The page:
So, I was asked recently to explain “where to buy” vs. “direct to consumer”…
I had an immediate knee-jerk reaction to that question, because the way I see it — when properly implemented — where to buy is actually a strategic element of a direct-to-consumer strategy.
A couple of years ago, I was working for a Fortune 100 manufacturer and tasked to expand our sales channels with a direct-to-consumer (D2C) play.
At that time, I used where to buy (or WTB) as a component of a solid multichannel sales strategy that included D2C. In our where to buy instance, our brand appeared anchored to the top of every widget on a product landing page where we were selling that product directly to consumers.
A Quick Note
Before we go any further, it might be good to explain one more thing… Depending on who you are, you may or may not know what “where-to-buy” is. Some people call it “WTB,” others call it “where to get it.” Others refer to it as “buy it now” or “buy local.” In the end, it’s a display tool that connects the consumer to a product sale through a manufacturer-retail connection and supports online, offline, and online-to-offline (O2O) sales (sometimes also called “BOPiS” or “click-and-collect”). Now, I hope that’s not left you more confused. I think it sets things straight. For the purposes of this post, I’m going to refer to this product/concept as WTB or where to buy.
Taking a Strategic Stance
The key to utilising WTB as part of a D2C strategy is using it as a channel management and awareness tool — rather than a channel disruption tool. The key to a successful integration of D2C and a WTB implementation is a manufacturer’s willingness to proactively communicate this direct-to-consumer strategy to their existing sales channels. Manufacturers should clearly articulate to their partners that this strategy is not a competitive play, but rather an awareness play. When properly implemented and communicated, where to buy can be a very solid reinforcement to your distribution partners (retail channels) that you value them as part of your branding and sales network.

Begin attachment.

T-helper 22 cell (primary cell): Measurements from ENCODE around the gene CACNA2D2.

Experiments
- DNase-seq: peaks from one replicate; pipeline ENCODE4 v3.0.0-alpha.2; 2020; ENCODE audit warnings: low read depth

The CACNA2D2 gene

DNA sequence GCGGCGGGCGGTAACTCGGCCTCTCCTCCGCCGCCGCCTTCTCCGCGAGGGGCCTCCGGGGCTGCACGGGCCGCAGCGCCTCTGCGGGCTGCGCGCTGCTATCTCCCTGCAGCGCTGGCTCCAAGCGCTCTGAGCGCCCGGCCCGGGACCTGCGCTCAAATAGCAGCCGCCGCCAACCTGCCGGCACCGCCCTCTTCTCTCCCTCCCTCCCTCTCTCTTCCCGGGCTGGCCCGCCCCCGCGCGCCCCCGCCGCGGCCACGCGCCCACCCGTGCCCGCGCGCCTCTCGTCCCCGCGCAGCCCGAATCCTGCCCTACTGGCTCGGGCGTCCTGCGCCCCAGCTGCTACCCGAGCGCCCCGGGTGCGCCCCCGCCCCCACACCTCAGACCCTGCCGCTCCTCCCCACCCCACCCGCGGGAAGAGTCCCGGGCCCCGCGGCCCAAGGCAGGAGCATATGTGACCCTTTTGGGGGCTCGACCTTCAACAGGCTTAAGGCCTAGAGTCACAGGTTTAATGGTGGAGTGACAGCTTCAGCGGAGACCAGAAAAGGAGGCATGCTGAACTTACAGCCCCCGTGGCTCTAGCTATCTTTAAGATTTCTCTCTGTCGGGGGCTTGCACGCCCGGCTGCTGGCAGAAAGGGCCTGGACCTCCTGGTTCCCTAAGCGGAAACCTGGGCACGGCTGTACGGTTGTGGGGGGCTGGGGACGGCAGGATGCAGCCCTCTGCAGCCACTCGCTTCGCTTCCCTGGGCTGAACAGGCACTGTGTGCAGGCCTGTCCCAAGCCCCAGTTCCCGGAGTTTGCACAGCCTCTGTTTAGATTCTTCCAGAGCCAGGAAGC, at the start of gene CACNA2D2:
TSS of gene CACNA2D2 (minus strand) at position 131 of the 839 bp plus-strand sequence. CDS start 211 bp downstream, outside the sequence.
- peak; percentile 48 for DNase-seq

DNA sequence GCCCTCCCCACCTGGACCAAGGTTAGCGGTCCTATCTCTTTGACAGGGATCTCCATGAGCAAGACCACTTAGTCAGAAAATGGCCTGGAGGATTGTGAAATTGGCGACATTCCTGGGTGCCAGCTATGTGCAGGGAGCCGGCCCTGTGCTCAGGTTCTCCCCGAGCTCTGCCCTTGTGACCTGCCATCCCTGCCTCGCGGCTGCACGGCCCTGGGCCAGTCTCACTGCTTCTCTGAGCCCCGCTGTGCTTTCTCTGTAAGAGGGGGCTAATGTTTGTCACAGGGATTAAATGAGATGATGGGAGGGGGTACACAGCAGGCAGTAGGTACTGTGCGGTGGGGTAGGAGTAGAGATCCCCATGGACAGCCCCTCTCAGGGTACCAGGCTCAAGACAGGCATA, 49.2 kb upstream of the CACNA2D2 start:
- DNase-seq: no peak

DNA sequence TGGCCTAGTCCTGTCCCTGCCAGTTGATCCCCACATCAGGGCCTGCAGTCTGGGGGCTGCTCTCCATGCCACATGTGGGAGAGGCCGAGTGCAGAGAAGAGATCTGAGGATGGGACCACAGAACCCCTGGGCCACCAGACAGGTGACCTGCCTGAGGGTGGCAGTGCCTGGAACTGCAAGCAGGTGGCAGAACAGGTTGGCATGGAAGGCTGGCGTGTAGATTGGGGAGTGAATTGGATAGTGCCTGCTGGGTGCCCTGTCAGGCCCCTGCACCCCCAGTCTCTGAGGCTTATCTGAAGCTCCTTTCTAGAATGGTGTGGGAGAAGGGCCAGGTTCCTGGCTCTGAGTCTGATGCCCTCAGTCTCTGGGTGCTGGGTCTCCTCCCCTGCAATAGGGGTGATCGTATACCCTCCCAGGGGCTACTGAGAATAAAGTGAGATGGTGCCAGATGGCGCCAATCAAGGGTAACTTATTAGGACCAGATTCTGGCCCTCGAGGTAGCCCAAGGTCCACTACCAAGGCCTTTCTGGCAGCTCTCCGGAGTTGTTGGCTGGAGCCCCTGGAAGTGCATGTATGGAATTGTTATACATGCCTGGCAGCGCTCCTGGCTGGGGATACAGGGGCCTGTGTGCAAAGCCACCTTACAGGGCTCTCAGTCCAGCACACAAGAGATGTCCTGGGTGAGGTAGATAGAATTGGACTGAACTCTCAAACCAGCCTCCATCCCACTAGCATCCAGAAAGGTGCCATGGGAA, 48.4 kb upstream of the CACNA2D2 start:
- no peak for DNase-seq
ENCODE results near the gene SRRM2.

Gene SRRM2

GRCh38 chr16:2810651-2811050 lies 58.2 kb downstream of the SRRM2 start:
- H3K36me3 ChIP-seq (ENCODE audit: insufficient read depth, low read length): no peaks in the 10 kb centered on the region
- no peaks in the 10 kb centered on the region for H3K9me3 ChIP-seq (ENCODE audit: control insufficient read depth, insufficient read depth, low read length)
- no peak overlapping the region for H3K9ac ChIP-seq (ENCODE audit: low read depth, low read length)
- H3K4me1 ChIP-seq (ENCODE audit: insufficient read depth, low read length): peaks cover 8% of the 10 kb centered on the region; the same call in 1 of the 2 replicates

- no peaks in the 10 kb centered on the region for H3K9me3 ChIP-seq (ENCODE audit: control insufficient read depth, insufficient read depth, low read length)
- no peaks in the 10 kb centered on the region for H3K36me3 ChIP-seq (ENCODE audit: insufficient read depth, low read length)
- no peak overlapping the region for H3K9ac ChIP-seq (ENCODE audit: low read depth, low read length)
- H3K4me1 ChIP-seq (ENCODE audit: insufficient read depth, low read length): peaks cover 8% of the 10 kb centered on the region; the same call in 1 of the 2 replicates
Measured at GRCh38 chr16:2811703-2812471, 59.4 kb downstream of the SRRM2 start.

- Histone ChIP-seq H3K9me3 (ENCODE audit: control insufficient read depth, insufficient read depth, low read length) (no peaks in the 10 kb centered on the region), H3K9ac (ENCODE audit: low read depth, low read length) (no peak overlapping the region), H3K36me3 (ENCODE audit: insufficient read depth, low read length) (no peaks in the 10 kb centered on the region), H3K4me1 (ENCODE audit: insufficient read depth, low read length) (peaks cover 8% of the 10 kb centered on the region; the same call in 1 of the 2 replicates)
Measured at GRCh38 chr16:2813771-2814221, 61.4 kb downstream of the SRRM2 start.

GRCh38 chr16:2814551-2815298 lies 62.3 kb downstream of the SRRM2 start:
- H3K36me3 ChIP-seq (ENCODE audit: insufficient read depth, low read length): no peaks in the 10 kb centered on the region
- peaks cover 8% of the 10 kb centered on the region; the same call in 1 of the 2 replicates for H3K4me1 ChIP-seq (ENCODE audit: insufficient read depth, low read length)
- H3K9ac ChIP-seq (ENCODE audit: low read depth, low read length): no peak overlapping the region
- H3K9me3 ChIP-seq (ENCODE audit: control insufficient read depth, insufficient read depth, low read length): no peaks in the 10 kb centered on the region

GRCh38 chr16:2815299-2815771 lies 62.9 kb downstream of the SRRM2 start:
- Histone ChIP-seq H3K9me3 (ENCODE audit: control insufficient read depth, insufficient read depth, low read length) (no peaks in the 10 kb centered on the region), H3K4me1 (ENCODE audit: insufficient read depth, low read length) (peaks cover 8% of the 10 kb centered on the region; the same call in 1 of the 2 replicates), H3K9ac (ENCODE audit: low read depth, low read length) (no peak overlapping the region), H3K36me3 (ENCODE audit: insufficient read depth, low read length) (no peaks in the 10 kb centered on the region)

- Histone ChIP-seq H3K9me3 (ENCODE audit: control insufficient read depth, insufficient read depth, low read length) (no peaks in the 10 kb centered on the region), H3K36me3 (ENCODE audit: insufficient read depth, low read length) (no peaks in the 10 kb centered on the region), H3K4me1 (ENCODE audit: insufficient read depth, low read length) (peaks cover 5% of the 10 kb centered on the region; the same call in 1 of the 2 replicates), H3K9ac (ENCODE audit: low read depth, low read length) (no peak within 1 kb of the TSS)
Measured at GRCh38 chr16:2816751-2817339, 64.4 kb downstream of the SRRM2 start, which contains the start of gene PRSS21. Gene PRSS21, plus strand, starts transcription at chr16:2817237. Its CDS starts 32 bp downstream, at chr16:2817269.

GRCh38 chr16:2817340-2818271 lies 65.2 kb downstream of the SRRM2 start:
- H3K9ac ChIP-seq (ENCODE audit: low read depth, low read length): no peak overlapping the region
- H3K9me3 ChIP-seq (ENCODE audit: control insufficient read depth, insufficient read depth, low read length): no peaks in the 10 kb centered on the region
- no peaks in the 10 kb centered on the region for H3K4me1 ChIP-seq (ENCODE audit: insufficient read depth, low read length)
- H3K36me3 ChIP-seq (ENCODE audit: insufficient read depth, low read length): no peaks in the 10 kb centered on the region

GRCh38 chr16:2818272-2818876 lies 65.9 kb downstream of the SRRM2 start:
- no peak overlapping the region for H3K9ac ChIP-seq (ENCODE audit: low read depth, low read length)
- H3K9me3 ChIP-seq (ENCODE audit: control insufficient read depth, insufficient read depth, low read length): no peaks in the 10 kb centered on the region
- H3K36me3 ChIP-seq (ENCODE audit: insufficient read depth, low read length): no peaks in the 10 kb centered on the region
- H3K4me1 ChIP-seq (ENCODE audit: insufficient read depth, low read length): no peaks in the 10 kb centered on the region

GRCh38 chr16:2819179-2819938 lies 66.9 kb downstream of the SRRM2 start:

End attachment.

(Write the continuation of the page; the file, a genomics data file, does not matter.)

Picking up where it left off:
Now I’m not saying this strategy is for everyone. After all, this can look substantially different in APAC versus the US. In Australia, manufacturers are able to fall back on a minimum advertised pricing policy (MAP) as a component of a direct-to-consumer strategy. By strategically adhering to their own MAP policies, and communicating this position to their existing distribution network, they avoid the disruption of their existing channels that so often occurs when a manufacturer decides to enter the market themselves in a direct-to-consumer play (either through their website or a third-party marketplace). If a manufacturer clearly communicates that they will adhere to MAP, they effectively take themselves out of competitive pricing battles. Additionally, manufacturers will want to bring in consumer loyalty to their retail destinations. Most manufacturers do not have the sophisticated consumer marketing, engagement, and loyalty programs that consumers base many purchasing decisions on.